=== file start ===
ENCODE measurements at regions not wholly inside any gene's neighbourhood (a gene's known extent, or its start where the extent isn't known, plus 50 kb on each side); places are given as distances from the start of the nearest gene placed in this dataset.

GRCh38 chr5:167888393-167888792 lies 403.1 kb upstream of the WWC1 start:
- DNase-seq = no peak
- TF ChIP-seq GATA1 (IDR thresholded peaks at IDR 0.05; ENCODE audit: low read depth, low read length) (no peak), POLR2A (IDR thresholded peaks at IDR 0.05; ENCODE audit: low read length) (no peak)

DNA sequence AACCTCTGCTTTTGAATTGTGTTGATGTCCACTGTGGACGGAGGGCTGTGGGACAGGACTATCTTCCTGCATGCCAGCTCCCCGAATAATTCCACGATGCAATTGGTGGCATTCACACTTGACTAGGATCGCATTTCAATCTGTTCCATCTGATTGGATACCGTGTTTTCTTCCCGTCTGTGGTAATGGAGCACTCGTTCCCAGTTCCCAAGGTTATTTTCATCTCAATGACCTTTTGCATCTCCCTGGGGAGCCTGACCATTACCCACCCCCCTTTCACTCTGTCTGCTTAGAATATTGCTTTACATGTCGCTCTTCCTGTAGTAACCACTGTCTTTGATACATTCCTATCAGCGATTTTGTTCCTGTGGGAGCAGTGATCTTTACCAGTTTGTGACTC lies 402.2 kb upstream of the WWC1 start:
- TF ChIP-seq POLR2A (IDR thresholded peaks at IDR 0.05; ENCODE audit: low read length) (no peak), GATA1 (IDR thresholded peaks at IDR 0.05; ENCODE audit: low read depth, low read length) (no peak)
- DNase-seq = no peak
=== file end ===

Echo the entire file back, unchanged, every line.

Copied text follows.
ENCODE measurements at regions not wholly inside any gene's neighbourhood (a gene's known extent, or its start where the extent isn't known, plus 50 kb on each side); places are given as distances from the start of the nearest gene placed in this dataset.

GRCh38 chr5:167888393-167888792 lies 403.1 kb upstream of the WWC1 start:
- DNase-seq = no peak
- TF ChIP-seq GATA1 (IDR thresholded peaks at IDR 0.05; ENCODE audit: low read depth, low read length) (no peak), POLR2A (IDR thresholded peaks at IDR 0.05; ENCODE audit: low read length) (no peak)

DNA sequence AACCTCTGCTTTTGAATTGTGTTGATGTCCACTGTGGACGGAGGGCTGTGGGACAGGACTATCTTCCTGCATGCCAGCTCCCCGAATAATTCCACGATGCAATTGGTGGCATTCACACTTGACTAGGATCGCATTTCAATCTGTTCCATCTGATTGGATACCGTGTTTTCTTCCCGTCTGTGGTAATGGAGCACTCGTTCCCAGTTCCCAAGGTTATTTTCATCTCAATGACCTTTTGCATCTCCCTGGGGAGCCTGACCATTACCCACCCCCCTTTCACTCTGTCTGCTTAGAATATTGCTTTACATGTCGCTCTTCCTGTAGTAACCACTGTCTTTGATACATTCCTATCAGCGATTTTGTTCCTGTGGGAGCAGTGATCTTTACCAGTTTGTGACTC lies 402.2 kb upstream of the WWC1 start:
- TF ChIP-seq POLR2A (IDR thresholded peaks at IDR 0.05; ENCODE audit: low read length) (no peak), GATA1 (IDR thresholded peaks at IDR 0.05; ENCODE audit: low read depth, low read length) (no peak)
- DNase-seq = no peak